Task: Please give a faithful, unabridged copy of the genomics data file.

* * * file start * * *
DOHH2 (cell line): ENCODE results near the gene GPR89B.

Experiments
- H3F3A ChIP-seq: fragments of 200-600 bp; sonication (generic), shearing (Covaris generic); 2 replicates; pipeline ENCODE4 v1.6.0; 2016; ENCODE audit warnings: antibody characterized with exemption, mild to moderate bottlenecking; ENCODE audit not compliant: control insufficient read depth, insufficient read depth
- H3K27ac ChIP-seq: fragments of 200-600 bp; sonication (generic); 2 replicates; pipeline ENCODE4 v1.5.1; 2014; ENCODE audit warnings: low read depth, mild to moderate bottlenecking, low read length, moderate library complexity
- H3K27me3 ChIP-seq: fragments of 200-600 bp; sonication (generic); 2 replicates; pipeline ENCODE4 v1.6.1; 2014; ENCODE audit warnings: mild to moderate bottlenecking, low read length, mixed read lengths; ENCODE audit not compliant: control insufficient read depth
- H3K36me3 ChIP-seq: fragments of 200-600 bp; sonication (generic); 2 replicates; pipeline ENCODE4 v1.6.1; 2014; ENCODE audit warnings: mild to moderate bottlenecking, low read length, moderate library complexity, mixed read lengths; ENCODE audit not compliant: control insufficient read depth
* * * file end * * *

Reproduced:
DOHH2 (cell line): ENCODE results near the gene GPR89B.

Experiments
- H3F3A ChIP-seq: fragments of 200-600 bp; sonication (generic), shearing (Covaris generic); 2 replicates; pipeline ENCODE4 v1.6.0; 2016; ENCODE audit warnings: antibody characterized with exemption, mild to moderate bottlenecking; ENCODE audit not compliant: control insufficient read depth, insufficient read depth
- H3K27ac ChIP-seq: fragments of 200-600 bp; sonication (generic); 2 replicates; pipeline ENCODE4 v1.5.1; 2014; ENCODE audit warnings: low read depth, mild to moderate bottlenecking, low read length, moderate library complexity
- H3K27me3 ChIP-seq: fragments of 200-600 bp; sonication (generic); 2 replicates; pipeline ENCODE4 v1.6.1; 2014; ENCODE audit warnings: mild to moderate bottlenecking, low read length, mixed read lengths; ENCODE audit not compliant: control insufficient read depth
- H3K36me3 ChIP-seq: fragments of 200-600 bp; sonication (generic); 2 replicates; pipeline ENCODE4 v1.6.1; 2014; ENCODE audit warnings: mild to moderate bottlenecking, low read length, moderate library complexity, mixed read lengths; ENCODE audit not compliant: control insufficient read depth